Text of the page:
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HIV prevention advice for people with serious mental illness

Overview of attention for article published in Cochrane database of systematic reviews, September 2016
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  • Average Attention Score compared to outputs of the same age and source

Mentioned by

twitter
9 tweeters

Citations

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1 Dimensions

Readers on

mendeley
140 Mendeley
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Title
HIV prevention advice for people with serious mental illness
Published in
Cochrane database of systematic reviews, September 2016
DOI 10.1002/14651858.cd009639.pub3
Pubmed ID
Authors

Nicola Wright, Athfah Akhtar, Graeme E Tosh, Andrew V Clifton

Abstract

People with serious mental illness have rates of Human Immuno-deficiency Virus (HIV) infection higher than expected in the general population for the same demographic area. Despite this elevated prevalence, UK national strategies around sexual health and HIV prevention do not state that people with serious mental illness are a high risk group. However, a significant proportion in this group are sexually active and engage in HIV-risk behaviours including having multiple sexual partners, infrequent use of condoms and trading sex for money or drugs. Therefore we propose the provision of HIV prevention advice could enhance the physical and social well being of this population. To assess the effects of HIV prevention advice in reducing morbidity, mortality and preserving the quality of life in people with serious mental illness. We searched the Cochrane Schizophrenia Group's Trials Register (24 January 2012; 4 July 2016). We planned to include all randomised controlled trials focusing on HIV prevention advice versus standard care or comparing HIV prevention advice with other more focused methods of delivering care or information for people with serious mental illness. Review authors (NW, AC, AA, GT) independently screened search results and did not identify any studies that fulfilled the review's criteria. We did not identify any randomised studies that evaluated advice regarding HIV for people with serious mental illness. The excluded studies illustrate that randomisation of packages of care relevant to both people with serious mental illness and HIV risk are possible. Policy makers, clinicians, researchers and service users need to collaborate to produce guidance on how best to provide advice for people with serious mental illness in preventing the spread of HIV infection. It is entirely feasible that this could be within the context of a well-designed simple large randomised study.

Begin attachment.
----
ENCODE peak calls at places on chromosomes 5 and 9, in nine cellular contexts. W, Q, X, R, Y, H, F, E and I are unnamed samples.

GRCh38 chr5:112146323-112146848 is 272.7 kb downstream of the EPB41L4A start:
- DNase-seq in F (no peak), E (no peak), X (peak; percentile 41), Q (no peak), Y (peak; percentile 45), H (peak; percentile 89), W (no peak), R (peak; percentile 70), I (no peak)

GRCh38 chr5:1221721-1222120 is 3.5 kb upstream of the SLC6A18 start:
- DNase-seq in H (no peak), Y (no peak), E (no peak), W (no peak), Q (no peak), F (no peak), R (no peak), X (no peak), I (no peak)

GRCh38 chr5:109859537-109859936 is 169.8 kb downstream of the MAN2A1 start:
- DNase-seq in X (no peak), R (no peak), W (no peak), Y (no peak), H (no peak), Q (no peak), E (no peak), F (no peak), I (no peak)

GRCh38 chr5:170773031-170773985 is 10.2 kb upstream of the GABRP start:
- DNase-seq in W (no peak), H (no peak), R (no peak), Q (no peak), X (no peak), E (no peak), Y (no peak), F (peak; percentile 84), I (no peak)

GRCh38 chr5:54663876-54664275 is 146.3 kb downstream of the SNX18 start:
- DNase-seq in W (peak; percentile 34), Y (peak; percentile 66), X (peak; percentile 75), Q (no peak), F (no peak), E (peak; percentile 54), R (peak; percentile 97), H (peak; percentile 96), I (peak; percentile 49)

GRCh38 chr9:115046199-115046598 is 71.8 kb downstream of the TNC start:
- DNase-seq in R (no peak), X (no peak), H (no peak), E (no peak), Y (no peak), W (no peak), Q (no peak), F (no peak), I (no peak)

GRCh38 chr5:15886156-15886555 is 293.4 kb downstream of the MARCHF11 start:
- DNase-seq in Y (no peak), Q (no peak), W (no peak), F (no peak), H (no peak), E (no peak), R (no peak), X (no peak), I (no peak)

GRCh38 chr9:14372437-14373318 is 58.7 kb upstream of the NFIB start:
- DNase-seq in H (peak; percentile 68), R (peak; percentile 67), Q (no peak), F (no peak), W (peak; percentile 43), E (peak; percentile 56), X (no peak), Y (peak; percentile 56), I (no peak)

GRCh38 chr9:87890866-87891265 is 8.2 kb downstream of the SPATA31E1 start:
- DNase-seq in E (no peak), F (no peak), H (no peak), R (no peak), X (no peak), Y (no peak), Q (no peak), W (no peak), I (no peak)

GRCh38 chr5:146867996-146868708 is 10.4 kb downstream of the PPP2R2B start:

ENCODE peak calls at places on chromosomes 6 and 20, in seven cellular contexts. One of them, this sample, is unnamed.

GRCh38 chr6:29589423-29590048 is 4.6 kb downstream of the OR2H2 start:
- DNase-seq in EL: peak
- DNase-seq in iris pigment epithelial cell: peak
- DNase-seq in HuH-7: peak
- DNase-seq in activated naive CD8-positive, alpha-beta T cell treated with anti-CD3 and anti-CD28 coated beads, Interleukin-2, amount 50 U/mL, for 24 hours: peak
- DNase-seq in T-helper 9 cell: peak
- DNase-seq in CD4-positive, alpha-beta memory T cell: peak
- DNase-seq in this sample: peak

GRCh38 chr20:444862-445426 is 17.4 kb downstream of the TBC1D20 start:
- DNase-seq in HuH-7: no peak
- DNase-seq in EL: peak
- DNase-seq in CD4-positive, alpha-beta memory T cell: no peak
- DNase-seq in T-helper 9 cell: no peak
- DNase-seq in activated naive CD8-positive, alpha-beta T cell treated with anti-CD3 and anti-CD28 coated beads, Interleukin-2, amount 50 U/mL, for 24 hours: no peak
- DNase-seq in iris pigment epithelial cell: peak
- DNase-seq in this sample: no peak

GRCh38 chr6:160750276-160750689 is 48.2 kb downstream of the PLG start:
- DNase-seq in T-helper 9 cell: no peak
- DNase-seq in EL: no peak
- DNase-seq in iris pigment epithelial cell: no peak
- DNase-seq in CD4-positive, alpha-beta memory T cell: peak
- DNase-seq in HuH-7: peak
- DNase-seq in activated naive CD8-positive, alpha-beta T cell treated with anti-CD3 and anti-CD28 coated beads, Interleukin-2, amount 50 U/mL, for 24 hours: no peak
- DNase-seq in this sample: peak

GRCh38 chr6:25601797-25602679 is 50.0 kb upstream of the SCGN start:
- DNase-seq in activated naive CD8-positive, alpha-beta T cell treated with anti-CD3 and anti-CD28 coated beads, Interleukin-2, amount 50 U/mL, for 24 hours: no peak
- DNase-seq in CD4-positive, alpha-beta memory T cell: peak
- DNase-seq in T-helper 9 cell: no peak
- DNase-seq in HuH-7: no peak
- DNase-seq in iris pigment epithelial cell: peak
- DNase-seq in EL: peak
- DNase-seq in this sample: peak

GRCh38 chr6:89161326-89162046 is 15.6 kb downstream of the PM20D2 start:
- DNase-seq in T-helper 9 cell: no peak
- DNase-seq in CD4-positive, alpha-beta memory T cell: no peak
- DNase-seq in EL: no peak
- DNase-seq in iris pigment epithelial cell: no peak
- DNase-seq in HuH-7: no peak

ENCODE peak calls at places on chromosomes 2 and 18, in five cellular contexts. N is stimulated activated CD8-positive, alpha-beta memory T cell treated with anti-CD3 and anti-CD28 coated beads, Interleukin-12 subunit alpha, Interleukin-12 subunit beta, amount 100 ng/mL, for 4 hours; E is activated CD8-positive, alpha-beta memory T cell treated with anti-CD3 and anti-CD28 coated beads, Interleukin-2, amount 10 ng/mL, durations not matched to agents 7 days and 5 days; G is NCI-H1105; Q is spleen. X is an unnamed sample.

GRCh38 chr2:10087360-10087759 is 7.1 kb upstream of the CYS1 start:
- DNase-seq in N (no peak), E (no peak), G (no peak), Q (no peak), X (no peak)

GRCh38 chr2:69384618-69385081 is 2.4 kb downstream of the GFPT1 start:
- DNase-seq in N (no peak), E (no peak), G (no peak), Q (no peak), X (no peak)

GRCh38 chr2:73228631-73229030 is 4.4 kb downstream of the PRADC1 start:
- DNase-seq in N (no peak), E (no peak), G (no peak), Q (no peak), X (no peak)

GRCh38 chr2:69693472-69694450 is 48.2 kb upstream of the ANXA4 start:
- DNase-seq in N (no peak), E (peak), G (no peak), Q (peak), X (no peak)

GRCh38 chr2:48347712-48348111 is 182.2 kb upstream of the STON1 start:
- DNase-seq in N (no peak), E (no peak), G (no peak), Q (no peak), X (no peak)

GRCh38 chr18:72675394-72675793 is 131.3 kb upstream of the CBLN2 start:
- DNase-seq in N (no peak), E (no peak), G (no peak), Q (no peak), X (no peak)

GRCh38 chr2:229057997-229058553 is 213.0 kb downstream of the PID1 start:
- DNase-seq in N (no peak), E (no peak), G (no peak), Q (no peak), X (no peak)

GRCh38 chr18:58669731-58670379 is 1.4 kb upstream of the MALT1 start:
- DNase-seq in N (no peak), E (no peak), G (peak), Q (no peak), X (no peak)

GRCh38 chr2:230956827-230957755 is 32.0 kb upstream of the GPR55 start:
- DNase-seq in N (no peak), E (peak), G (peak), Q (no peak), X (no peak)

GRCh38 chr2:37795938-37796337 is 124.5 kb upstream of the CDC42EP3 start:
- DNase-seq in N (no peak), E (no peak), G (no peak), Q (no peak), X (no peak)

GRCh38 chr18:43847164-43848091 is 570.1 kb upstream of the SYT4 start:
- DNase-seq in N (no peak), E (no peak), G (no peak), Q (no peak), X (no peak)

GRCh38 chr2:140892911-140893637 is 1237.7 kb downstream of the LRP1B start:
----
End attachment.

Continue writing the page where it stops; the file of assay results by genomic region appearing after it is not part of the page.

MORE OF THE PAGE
Twitter Demographics

The data shown below were collected from the profiles of 9 tweeters who shared this research output. Click here to find out more about how the information was compiled.

Mendeley readers

The data shown below were compiled from readership statistics for 140 Mendeley readers of this research output. Click here to see the associated Mendeley record.

Geographical breakdown

Country Count As %
Unknown 140 100%

Demographic breakdown

Readers by professional status Count As %
Student > Master 29 21%
Researcher 22 16%
Student > Bachelor 18 13%
Student > Ph. D. Student 16 11%
Student > Doctoral Student 6 4%
Other 21 15%
Unknown 28 20%
Readers by discipline Count As %
Medicine and Dentistry 44 31%
Nursing and Health Professions 21 15%
Psychology 14 10%
Social Sciences 12 9%
Pharmacology, Toxicology and Pharmaceutical Science 3 2%
Other 11 8%
Unknown 35 25%

Attention Score in Context

This research output has an Altmetric Attention Score of 5. This is our high-level measure of the quality and quantity of online attention that it has received. This Attention Score, as well as the ranking and number of research outputs shown below, was calculated when the research output was last mentioned on 21 February 2017.
All research outputs
#3,816,996
of 14,668,321 outputs
Outputs from Cochrane database of systematic reviews
#6,566
of 11,037 outputs
Outputs of similar age
#75,740
of 263,190 outputs
Outputs of similar age from Cochrane database of systematic reviews
#115
of 179 outputs
Altmetric has tracked 14,668,321 research outputs across all sources so far. This one has received more attention than most of these and is in the 73rd percentile.
So far Altmetric has tracked 11,037 research outputs from this source. They typically receive a lot more attention than average, with a mean Attention Score of 22.5. This one is in the 40th percentile – i.e., 40% of its peers scored the same or lower than it.
Older research outputs will score higher simply because they've had more time to accumulate mentions. To account for age we can compare this Altmetric Attention Score to the 263,190 tracked outputs that were published within six weeks on either side of this one in any source. This one has gotten more attention than average, scoring higher than 70% of its contemporaries.
We're also able to compare this research output to 179 others from the same source and published within six weeks on either side of this one. This one is in the 35th percentile – i.e., 35% of its contemporaries scored the same or lower than it.